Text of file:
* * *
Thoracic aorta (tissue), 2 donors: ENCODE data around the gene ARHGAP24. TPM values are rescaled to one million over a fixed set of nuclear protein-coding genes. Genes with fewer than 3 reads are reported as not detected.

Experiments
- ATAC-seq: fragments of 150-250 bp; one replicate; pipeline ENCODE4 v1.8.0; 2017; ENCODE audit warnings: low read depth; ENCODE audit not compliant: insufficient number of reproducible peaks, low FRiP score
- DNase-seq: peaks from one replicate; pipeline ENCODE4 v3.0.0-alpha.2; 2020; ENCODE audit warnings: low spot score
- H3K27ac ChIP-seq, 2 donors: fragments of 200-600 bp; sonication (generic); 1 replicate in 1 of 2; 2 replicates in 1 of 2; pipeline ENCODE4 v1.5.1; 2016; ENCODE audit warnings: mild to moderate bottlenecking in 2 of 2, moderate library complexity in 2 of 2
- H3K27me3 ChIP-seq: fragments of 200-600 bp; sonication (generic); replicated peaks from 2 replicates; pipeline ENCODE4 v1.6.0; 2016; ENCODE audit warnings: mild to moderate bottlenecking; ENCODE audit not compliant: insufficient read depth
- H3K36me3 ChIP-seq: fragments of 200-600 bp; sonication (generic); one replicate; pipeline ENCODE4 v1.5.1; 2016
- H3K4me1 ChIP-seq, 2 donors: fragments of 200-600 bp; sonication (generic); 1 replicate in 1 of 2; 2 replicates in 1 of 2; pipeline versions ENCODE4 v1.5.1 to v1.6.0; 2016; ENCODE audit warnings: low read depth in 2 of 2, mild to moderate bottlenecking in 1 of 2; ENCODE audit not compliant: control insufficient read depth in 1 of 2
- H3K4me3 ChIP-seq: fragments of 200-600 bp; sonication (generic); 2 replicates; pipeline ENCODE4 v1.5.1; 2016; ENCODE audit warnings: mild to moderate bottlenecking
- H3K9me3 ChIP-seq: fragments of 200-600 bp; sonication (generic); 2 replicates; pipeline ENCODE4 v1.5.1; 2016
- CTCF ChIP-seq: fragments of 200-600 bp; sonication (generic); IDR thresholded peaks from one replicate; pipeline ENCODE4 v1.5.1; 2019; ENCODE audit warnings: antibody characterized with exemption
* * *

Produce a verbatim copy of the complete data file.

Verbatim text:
Thoracic aorta (tissue), 2 donors: ENCODE data around the gene ARHGAP24. TPM values are rescaled to one million over a fixed set of nuclear protein-coding genes. Genes with fewer than 3 reads are reported as not detected.

Experiments
- ATAC-seq: fragments of 150-250 bp; one replicate; pipeline ENCODE4 v1.8.0; 2017; ENCODE audit warnings: low read depth; ENCODE audit not compliant: insufficient number of reproducible peaks, low FRiP score
- DNase-seq: peaks from one replicate; pipeline ENCODE4 v3.0.0-alpha.2; 2020; ENCODE audit warnings: low spot score
- H3K27ac ChIP-seq, 2 donors: fragments of 200-600 bp; sonication (generic); 1 replicate in 1 of 2; 2 replicates in 1 of 2; pipeline ENCODE4 v1.5.1; 2016; ENCODE audit warnings: mild to moderate bottlenecking in 2 of 2, moderate library complexity in 2 of 2
- H3K27me3 ChIP-seq: fragments of 200-600 bp; sonication (generic); replicated peaks from 2 replicates; pipeline ENCODE4 v1.6.0; 2016; ENCODE audit warnings: mild to moderate bottlenecking; ENCODE audit not compliant: insufficient read depth
- H3K36me3 ChIP-seq: fragments of 200-600 bp; sonication (generic); one replicate; pipeline ENCODE4 v1.5.1; 2016
- H3K4me1 ChIP-seq, 2 donors: fragments of 200-600 bp; sonication (generic); 1 replicate in 1 of 2; 2 replicates in 1 of 2; pipeline versions ENCODE4 v1.5.1 to v1.6.0; 2016; ENCODE audit warnings: low read depth in 2 of 2, mild to moderate bottlenecking in 1 of 2; ENCODE audit not compliant: control insufficient read depth in 1 of 2
- H3K4me3 ChIP-seq: fragments of 200-600 bp; sonication (generic); 2 replicates; pipeline ENCODE4 v1.5.1; 2016; ENCODE audit warnings: mild to moderate bottlenecking
- H3K9me3 ChIP-seq: fragments of 200-600 bp; sonication (generic); 2 replicates; pipeline ENCODE4 v1.5.1; 2016
- CTCF ChIP-seq: fragments of 200-600 bp; sonication (generic); IDR thresholded peaks from one replicate; pipeline ENCODE4 v1.5.1; 2019; ENCODE audit warnings: antibody characterized with exemption